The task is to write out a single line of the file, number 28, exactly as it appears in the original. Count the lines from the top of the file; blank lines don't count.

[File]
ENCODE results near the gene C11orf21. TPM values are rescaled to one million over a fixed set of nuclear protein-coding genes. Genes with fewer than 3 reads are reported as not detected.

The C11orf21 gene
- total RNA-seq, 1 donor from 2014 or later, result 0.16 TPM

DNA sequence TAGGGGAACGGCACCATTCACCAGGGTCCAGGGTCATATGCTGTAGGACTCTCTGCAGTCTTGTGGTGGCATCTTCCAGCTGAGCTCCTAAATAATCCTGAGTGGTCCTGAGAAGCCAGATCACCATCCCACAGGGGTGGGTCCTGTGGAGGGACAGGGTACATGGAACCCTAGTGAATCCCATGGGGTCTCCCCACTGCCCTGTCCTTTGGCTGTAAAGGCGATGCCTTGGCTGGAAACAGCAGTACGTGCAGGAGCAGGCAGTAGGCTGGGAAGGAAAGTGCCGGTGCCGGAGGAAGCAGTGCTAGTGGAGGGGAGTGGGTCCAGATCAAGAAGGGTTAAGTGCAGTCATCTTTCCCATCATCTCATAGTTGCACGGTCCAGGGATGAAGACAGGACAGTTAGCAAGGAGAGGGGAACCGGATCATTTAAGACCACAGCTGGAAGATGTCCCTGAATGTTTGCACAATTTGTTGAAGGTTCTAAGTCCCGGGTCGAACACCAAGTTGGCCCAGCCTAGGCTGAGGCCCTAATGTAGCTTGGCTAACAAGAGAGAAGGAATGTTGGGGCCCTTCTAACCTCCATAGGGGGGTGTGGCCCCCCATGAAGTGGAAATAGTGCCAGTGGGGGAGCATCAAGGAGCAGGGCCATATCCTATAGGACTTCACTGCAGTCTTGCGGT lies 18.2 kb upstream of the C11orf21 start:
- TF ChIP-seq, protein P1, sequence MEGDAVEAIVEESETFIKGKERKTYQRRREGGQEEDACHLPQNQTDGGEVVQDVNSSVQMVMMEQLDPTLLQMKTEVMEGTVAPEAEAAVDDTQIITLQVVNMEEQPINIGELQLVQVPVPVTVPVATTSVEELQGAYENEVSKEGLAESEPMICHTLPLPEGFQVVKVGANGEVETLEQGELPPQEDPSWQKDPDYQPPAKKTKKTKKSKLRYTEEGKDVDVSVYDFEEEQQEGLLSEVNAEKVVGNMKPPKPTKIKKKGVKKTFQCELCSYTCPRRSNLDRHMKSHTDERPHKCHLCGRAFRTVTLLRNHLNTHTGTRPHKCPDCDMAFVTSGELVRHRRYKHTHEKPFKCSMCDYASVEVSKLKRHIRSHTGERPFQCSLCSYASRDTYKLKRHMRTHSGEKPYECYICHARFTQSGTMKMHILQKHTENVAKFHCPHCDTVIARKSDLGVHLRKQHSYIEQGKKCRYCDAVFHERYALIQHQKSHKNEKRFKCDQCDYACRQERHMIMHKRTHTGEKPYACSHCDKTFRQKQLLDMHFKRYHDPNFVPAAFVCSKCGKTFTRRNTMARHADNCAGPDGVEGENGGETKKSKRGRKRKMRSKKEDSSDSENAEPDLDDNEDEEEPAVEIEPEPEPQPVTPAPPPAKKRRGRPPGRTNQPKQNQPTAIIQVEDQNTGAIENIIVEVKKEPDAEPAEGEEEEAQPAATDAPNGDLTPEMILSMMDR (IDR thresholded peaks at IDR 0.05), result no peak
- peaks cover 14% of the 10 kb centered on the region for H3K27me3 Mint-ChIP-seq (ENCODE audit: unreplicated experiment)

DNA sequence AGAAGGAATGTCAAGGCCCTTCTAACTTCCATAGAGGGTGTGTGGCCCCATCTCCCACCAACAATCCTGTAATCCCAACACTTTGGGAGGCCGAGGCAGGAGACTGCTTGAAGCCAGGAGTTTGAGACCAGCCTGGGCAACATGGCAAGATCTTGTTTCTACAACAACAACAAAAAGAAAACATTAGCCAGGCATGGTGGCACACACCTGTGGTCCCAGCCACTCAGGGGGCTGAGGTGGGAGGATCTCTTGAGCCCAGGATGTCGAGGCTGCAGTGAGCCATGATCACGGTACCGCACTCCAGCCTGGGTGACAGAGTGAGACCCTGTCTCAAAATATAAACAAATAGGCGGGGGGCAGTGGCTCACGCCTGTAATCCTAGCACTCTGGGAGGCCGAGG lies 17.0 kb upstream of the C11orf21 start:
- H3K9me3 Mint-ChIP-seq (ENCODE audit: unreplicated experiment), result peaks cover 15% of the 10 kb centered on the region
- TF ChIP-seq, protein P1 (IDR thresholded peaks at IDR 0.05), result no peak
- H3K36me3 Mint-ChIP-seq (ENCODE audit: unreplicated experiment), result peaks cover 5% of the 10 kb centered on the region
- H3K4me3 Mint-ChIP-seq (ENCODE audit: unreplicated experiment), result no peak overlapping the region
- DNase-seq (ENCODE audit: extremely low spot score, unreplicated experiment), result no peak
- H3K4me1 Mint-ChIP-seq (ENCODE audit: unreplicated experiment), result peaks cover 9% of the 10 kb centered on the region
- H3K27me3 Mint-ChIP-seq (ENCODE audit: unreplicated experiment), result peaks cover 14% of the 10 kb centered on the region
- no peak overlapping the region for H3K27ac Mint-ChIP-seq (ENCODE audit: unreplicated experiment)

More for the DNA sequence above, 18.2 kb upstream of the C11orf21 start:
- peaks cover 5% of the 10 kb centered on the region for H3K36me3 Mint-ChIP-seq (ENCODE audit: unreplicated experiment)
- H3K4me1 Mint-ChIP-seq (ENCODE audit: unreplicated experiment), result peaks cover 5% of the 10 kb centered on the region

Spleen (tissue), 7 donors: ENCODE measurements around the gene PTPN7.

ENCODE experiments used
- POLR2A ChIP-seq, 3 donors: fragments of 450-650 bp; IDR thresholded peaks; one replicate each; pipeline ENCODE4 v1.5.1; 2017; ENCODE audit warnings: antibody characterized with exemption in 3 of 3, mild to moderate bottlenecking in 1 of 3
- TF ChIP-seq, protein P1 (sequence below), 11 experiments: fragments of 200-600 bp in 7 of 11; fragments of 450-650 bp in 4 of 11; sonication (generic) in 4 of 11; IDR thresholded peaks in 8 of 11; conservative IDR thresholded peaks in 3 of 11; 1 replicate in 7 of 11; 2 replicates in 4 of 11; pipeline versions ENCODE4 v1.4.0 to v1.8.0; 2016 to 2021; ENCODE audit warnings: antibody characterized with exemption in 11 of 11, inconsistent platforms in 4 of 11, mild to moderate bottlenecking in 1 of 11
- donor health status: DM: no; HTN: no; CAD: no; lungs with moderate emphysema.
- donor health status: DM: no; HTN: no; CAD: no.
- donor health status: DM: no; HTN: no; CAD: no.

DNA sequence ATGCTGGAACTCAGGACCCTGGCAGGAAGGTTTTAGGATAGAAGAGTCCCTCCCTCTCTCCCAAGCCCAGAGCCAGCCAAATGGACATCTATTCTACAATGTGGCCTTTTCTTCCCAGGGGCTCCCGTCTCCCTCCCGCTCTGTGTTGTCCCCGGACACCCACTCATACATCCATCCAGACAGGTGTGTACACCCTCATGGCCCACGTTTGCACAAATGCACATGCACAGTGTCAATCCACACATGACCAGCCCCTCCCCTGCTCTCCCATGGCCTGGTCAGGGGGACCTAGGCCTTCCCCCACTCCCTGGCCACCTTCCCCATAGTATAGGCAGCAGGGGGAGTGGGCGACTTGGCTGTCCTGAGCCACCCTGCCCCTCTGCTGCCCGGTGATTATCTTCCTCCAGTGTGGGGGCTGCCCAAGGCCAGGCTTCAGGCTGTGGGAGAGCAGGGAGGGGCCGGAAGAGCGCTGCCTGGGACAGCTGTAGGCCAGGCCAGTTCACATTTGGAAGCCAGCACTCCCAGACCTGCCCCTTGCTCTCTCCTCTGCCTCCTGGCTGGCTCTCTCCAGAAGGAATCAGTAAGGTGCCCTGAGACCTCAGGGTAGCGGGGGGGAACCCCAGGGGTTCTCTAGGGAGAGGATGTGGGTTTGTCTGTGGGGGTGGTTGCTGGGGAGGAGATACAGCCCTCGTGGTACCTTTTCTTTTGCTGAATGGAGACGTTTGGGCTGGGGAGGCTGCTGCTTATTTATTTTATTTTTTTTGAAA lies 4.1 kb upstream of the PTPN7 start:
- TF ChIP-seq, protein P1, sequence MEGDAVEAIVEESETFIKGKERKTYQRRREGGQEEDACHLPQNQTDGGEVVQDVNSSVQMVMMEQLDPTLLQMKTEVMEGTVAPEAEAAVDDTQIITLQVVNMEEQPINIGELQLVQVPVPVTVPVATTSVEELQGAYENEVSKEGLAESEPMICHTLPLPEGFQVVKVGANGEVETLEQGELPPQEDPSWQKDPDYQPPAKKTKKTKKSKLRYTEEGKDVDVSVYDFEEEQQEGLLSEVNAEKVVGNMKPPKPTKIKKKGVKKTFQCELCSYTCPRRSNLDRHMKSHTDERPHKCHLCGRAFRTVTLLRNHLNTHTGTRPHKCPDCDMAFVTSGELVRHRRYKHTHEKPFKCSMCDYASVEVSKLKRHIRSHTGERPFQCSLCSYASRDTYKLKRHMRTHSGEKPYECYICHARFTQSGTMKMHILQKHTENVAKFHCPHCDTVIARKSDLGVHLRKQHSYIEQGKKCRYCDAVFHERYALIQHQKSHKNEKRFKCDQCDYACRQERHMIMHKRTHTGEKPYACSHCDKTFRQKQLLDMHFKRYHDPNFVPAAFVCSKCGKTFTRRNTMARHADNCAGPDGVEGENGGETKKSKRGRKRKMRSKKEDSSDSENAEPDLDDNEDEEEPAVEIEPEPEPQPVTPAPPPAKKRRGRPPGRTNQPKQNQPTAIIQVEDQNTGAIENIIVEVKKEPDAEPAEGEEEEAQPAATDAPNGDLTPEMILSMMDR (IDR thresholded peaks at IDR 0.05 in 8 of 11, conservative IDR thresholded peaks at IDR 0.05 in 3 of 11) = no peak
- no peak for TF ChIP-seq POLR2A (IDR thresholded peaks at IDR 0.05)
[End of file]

- no peak for TF ChIP-seq POLR2A (IDR thresholded peaks at IDR 0.05)